In America, the unifying power means peace; in Europe, it still means destruction. If ever a federation of Europe takes place, it will be after all the members of the family have reached manhood. Mutatis mutandis, the federal problem in Europe does not greatly differ in some respects from the federal problem in the new world, provided that southern America as well as northern America is brought into the picture.

But in the last analysis will France be willing to assume the burden that is again falling on her shoulders? And will she be able to assume it? Candidly, it is very perplexing to answer that double query. If we except two or three accidental and transient phases, the history of the French in Europe has been marked on the whole by a struggle against all imperialistic attempts. On some occasions the French Government misunderstood the trend of contemporaneous development and, more than once, failed to carry out its traditionally appointed task. I shall only refer to the partition of Poland in 1772 and to the Sadowa campaign of July, 1866. In that last juncture, Napoleon III made up his mind not to interfere with the development of the Bismarckian policy and preferred to wait until directly challenged by the eastern neighbor. He took up that temporizing attitude while still enjoying great prestige and a freedom of action that was limited neither by any parliamentary control nor by the activities of any league of neutrals. Morally and materially, it will be very difficult for the present French Government, constituted as it is today and given the situation that now obtains in Europe, not to repeat somehow the example of the Bonaparte Emperor. Yet the independence of Austria is of the same general European interest as was the independence of Belgium a hundred years ago. For some years independent Belgium was denounced as an artificial creation of European diplomacy, but today nobody would throw doubt on the genuineness of Belgian nationality. Why should not the Belgian precedent be repeated in the case of Austria?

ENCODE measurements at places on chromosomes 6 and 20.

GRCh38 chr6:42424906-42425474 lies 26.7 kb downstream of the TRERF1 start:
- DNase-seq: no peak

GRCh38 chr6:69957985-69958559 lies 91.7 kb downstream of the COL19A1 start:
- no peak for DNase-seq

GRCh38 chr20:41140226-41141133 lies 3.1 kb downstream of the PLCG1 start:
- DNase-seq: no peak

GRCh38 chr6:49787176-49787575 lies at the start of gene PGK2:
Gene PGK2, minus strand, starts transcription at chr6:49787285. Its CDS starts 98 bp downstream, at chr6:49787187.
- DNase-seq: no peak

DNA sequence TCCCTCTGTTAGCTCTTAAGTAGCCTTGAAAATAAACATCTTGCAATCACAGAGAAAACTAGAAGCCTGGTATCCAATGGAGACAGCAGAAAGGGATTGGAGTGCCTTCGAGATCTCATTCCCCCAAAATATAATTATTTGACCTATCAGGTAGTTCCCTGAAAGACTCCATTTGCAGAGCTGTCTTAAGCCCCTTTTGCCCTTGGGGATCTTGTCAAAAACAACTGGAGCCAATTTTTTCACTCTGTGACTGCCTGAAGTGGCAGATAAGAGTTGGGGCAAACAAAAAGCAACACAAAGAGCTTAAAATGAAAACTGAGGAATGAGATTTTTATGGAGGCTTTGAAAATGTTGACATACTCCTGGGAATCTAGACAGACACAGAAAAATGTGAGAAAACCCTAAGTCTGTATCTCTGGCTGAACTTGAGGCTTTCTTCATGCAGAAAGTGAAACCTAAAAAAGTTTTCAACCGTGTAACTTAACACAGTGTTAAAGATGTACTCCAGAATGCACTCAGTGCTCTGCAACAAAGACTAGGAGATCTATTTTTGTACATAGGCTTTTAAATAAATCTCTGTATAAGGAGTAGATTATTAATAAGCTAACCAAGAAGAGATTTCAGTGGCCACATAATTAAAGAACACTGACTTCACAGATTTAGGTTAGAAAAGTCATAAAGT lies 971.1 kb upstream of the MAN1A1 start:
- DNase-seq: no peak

But unless backed up from the outside France cannot be expected to retain all alone an abiding sense of European partnership, still less to act upon it. There will be no lack of advisers to tell her not to look beyond the Rhine just as Spain does not look beyond the Pyrenees, and to let Central and Eastern Europe take care of themselves. But if she listens to such counsellors, will the eventual retribution of Nemesis fall on her alone?

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  • ANDRÉ GÉRAUD, better known under the nom-de-plume "Pertinax" as the chief political writer of the Echo de Paris